Ozuna underwent right shoulder surgery after the 2018 season, a cleanup to address impingement and inflammation. Those nagging problems had affected his performance on both sides of the ball, including a dip from a 37-homer, 143-wRC+ breakout in 2017 (age-26) to a 23-homer, 107-wRC+ showing the following year after being traded to the Cardinals. Conceding that his shoulder still wasn’t 100% in April 2019, Ozuna turned in a similarly modest season offensively (29 homers, 107 wRC+). The shoulder didn’t seem to hamper him at the plate in 2020; on the contrary, he showed improved bat speed, setting a career best with a 93.0 mph average exit velocity, up from 91.8 mph and placing him in the 96th percentile, and he just absolutely destroyed fastballs, hitting them for a .492 average, .932 slugging percentage and .544 xwOBA; only teammate Freddie Freeman, the NL’s MVP, was better.

On the other side of the ball, it was a different story. Ozuna didn’t have a single outfield assist in 19 games in left field and two in right, and according to Statcast, his hardest tracked throw was just 78.6 mph, coming on this two-run single by the Rays’ Hunter Renfroe on July 29:

Ozuna fields the ball and comes up firing, but his throw is so noncompetitive that there’s no play at home, though to be fair, the runner on second, Kevin Kiermaier, has 97th-percentile sprint speed and gets a good jump. It’s just one data point, but… again, that was his hardest tracked throw all season, that from a guy who once did this:

Anyway, the implication is that because Ozuna’s throwing ain’t what it used to be, the Braves aren’t wild about the idea of him as an everyday left fielder, Anthopoulos’ words to the contrary. Consider this ZiPS projection via Dan Szymborski:

ZiPS Projection – Marcell Ozuna
2021 .287 .356 .531 550 83 158 28 2 34 127 59 133 5 129 3 4.1
2022 .285 .355 .530 519 78 148 27 2 32 119 56 124 4 128 3 3.8
2023 .281 .349 .511 501 72 141 26 1 29 110 52 117 4 122 2 3.2
2024 .276 .342 .480 475 65 131 23 1 24 97 48 106 3 113 2 2.4
2025 .268 .331 .453 448 57 120 21 1 20 84 42 95 3 103 1 1.5

Ignore that 2025 projection for his option year for a moment. For the other four seasons, Ozuna is projected to produce 13.5 WAR, which comes out to just $4.8 million per projected win. By comparison, the ZiPS projections for Springer ($8.6 million), Bauer ($8.2 million), Realmuto ($7.45 million), and LeMahieu ($5.8 million) are much higher. Likewise, the $32 million, two-year deal for Brantley with the Astros — nearly the same AAV as Ozuna, but on shorter terms for a player 3 1/2 years older — comes out to about $6.0 million per projected win.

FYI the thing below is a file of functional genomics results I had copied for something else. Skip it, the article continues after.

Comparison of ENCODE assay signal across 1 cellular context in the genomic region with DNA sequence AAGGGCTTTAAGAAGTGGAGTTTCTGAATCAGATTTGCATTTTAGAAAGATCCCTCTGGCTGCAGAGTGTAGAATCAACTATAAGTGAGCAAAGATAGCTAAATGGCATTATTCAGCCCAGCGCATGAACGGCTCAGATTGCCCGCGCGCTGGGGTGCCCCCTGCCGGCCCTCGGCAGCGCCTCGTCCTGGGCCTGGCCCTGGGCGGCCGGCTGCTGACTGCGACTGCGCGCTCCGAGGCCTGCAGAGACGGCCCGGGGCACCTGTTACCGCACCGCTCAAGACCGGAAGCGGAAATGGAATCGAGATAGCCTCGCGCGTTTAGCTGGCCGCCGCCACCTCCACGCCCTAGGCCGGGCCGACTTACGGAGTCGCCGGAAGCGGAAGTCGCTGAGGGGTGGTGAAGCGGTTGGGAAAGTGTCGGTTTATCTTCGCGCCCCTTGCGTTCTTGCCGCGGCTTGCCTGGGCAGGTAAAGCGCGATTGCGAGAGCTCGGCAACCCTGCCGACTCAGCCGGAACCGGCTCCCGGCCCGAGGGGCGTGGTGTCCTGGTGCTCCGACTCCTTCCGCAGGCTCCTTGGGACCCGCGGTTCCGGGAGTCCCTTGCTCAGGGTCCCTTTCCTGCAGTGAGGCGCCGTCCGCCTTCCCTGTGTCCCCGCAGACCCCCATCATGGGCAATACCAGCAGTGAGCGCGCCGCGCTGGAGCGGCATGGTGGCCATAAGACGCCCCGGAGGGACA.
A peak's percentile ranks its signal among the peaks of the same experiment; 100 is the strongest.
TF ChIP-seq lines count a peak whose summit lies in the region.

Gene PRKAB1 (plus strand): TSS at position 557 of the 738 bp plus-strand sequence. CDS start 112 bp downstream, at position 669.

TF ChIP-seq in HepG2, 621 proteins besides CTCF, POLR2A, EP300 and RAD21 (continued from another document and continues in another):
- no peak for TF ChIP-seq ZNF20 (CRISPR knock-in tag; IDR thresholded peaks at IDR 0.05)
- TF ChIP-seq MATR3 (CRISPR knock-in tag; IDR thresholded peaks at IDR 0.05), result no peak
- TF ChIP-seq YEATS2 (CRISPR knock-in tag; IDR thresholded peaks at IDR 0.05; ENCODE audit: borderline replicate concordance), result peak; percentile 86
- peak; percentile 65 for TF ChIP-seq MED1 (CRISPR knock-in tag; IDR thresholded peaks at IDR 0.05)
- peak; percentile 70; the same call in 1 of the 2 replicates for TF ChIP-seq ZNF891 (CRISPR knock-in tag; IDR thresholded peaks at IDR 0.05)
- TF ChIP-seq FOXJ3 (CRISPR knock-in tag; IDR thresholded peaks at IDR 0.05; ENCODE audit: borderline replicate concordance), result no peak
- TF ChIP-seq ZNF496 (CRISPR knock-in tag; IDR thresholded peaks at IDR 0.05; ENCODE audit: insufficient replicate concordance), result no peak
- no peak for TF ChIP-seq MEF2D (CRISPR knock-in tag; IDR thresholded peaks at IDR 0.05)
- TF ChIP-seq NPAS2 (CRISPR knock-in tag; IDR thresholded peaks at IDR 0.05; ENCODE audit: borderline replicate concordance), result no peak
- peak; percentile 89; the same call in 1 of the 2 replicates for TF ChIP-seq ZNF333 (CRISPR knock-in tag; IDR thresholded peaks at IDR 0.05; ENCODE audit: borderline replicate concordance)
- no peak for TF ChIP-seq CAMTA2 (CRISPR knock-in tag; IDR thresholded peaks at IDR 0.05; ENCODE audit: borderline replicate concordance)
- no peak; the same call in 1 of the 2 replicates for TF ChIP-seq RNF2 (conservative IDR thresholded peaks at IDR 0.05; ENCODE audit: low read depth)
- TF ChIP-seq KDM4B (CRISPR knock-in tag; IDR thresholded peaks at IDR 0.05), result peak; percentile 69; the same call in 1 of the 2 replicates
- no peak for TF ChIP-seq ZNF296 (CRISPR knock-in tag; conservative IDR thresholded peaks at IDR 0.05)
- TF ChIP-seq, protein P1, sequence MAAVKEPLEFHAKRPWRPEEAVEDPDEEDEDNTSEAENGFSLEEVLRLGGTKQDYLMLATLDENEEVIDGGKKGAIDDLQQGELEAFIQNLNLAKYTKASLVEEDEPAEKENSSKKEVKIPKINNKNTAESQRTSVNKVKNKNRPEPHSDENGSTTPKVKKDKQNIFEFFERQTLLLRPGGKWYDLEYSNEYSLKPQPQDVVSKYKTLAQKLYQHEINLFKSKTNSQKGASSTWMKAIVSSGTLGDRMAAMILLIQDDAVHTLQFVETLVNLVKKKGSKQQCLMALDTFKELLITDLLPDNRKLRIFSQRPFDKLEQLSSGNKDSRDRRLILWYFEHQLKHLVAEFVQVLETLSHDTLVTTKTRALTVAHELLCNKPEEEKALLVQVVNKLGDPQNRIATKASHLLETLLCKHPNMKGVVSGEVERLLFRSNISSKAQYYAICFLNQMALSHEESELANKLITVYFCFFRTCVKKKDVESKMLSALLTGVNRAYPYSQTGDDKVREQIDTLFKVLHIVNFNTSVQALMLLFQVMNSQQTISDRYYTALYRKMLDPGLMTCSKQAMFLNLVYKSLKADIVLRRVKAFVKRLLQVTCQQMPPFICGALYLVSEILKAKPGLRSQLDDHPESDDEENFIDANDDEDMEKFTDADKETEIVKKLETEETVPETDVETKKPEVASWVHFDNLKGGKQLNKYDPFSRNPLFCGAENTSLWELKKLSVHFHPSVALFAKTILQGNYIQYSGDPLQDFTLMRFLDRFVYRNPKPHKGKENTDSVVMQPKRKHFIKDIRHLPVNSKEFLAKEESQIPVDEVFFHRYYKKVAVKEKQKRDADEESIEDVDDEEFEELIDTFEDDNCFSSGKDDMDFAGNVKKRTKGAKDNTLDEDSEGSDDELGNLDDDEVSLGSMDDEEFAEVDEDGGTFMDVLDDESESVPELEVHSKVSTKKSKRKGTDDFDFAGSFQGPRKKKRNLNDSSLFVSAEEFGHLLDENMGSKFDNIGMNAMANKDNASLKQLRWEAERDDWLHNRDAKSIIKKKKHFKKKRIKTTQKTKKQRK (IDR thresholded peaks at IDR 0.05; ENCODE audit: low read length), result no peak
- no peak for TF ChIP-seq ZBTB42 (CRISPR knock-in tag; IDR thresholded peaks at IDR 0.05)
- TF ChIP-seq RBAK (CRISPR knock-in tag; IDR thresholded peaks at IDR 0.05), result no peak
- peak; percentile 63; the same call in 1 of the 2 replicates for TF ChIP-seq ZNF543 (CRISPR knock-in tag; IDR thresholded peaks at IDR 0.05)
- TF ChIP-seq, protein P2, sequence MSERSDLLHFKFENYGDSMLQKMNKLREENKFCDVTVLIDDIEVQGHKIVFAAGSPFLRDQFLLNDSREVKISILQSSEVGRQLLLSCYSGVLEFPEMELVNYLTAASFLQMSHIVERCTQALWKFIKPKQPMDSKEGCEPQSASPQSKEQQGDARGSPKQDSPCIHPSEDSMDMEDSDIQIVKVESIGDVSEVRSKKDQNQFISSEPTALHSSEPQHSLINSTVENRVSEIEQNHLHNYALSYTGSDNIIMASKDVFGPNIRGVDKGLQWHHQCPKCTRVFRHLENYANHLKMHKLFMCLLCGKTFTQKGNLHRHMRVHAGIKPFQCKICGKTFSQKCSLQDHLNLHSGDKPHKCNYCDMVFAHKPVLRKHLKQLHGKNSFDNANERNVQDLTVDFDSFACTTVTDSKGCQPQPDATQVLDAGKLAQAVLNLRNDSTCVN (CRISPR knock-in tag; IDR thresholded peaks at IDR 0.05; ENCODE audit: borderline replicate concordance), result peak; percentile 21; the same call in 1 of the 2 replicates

Ozuna’s ZiPS presupposes that he’s playing left field, and doing so at an appreciably above-average clip (DR is defensive runs). If he’s DHing, according to Dan his annual WAR projections drop to 3.6, 3.2, 2.7, 2.1, and then 1.4 for the option year; that’s 11.6 WAR for the first four seasons, about $5.6 million per win, which is at least in the ballpark of LeMahieu’s average.

Obviously, Ozuna’s not going to go broke with that contract, but it’s nonetheless a rough outcome for a player whose earning power has taken multiple hits to this point, and probably won’t be in this position again. Back in 2015, Ozuna’s service clock was gamed by the Marlins with a six-week detour to Triple-A in 2015 while he was in the midst of a three-week slump, which prevented him from becoming a Super Two but did not forestall his free agency (he’d have been eight days short; the Marlins knew what they were doing when they brought him up in late April 2013). Once he did hit free agency for the first time after his modest 2.5-WAR 2019 season, his $17.8 million qualifying offer from the Cardinals acted as a drag on his market, and he settled for a one-year, $18 million deal with the Braves. Now this, with the uncertainty about the DH again slowing his market, though he reportedly had interest from the Rays, who no doubt smelled a bargain, and the Dodgers, who probably would have needed the DH slot to justify signing him, and who then sent their payroll into the stratosphere by signing Bauer. Had things played out differently, health- and market-wise, Ozuna might have easily guaranteed himself more than $100 million last winter, if not this one.